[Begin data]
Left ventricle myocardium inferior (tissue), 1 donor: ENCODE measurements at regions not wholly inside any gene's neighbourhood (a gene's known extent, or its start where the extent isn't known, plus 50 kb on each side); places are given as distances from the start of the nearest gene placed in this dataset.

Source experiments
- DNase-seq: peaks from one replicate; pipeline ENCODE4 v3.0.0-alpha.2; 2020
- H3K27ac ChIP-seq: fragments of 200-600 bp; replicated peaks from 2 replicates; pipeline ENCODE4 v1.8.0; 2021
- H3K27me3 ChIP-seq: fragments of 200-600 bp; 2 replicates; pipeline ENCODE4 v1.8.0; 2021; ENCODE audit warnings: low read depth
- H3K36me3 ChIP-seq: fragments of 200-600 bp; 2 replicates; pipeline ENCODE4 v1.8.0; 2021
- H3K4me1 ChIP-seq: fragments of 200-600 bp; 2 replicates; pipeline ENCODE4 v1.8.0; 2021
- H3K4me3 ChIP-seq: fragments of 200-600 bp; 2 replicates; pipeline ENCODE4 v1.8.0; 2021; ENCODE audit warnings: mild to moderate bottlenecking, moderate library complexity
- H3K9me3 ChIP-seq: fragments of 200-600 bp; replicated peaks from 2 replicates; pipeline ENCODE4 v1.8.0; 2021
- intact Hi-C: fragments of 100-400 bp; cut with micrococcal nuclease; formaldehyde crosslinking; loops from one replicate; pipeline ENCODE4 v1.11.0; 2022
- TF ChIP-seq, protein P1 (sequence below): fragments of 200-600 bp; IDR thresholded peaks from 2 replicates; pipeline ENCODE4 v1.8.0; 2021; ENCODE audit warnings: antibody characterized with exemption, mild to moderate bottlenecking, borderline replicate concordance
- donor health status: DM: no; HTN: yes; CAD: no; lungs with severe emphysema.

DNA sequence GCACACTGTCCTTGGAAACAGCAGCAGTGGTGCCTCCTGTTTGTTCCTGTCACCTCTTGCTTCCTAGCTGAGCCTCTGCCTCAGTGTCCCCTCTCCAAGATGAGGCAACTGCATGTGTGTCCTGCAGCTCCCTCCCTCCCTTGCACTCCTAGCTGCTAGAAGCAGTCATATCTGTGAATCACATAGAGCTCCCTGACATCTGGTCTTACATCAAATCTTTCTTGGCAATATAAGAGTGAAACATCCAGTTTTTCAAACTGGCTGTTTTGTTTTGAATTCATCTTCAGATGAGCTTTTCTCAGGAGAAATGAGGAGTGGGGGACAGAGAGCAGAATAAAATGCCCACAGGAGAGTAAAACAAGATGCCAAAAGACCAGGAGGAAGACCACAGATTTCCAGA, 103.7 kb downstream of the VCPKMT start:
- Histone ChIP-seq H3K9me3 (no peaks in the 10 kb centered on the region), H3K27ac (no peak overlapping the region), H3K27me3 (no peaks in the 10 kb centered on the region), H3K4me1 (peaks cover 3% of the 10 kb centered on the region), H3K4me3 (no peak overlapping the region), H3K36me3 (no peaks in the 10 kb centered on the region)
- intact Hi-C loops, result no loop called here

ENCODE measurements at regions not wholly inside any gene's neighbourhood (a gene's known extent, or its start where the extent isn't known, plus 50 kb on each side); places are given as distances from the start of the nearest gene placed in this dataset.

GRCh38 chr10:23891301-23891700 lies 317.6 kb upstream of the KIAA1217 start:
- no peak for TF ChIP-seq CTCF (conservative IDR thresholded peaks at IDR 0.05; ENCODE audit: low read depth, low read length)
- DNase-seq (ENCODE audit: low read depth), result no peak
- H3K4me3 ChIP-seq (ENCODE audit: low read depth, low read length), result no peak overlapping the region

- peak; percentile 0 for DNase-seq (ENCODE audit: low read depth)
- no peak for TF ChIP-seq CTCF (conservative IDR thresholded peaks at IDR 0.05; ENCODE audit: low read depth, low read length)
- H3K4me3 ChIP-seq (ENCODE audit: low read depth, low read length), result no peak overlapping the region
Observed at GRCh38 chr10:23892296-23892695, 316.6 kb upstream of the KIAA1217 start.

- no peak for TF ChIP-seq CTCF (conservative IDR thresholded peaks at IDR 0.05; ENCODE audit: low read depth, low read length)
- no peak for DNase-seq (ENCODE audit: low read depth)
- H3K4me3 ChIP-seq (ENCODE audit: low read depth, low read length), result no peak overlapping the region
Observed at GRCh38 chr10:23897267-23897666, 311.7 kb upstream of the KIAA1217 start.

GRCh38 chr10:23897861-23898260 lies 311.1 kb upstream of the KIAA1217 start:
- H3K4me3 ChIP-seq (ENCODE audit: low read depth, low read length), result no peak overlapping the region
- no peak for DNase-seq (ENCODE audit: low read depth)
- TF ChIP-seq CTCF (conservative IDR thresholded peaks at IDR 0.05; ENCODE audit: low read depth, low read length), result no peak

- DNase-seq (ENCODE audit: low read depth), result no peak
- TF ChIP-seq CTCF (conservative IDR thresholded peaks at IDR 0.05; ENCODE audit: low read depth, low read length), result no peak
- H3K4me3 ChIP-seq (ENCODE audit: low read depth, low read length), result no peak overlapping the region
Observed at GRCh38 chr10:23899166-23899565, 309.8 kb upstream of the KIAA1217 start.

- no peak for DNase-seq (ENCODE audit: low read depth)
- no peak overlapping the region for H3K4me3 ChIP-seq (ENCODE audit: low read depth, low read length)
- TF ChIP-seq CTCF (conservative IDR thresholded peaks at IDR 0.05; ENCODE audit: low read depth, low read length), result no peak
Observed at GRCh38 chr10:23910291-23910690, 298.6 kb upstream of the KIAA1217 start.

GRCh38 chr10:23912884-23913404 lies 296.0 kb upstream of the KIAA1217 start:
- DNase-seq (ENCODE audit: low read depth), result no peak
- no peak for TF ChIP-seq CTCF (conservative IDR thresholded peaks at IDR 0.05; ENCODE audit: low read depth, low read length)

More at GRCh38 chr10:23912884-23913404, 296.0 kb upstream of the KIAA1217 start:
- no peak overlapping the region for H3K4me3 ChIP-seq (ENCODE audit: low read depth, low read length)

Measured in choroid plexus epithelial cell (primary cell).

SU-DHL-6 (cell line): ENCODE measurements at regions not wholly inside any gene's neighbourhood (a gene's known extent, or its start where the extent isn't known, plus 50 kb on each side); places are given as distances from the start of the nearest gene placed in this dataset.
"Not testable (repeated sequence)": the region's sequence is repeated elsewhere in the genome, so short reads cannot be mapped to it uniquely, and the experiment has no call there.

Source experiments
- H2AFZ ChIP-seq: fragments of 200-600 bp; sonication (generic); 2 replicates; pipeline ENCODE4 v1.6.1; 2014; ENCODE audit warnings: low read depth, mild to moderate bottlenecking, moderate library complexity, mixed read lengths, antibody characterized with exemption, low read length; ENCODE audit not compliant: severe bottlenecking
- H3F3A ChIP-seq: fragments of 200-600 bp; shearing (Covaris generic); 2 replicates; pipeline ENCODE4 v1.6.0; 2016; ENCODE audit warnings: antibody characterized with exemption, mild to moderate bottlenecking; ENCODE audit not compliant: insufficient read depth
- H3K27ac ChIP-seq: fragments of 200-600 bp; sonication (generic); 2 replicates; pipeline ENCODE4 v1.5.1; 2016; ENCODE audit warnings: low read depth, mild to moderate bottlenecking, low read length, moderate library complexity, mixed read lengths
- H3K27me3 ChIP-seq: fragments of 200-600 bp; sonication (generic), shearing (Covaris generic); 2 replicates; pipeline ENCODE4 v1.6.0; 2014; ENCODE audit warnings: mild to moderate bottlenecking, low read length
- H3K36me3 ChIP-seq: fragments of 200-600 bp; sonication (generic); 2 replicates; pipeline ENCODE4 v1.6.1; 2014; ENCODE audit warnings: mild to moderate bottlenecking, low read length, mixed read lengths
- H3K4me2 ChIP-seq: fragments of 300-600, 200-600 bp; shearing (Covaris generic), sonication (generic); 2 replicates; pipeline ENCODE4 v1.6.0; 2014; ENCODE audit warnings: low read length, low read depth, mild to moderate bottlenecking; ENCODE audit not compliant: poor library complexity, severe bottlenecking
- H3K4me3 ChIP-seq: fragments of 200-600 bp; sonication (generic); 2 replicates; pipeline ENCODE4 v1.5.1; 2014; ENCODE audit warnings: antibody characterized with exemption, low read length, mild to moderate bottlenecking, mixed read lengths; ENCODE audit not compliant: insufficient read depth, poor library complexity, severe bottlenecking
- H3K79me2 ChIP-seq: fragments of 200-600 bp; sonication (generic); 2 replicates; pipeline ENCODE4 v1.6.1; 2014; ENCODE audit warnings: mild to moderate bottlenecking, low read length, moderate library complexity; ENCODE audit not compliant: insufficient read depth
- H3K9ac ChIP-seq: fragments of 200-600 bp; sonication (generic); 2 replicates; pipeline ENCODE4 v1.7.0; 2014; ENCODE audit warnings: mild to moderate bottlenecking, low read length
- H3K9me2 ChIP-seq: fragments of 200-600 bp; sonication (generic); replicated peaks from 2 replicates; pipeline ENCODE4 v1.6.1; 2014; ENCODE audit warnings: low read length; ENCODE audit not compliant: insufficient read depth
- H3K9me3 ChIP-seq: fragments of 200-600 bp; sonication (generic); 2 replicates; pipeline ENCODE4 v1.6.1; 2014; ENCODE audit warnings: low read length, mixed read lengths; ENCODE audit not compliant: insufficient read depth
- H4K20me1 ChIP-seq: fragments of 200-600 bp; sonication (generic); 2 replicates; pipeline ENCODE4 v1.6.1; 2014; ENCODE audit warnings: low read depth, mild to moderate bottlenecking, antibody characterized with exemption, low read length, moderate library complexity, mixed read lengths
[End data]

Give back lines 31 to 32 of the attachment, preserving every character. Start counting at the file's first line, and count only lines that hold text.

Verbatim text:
- no peak for DNase-seq (ENCODE audit: low read depth)
- TF ChIP-seq CTCF (conservative IDR thresholded peaks at IDR 0.05; ENCODE audit: low read depth, low read length), result no peak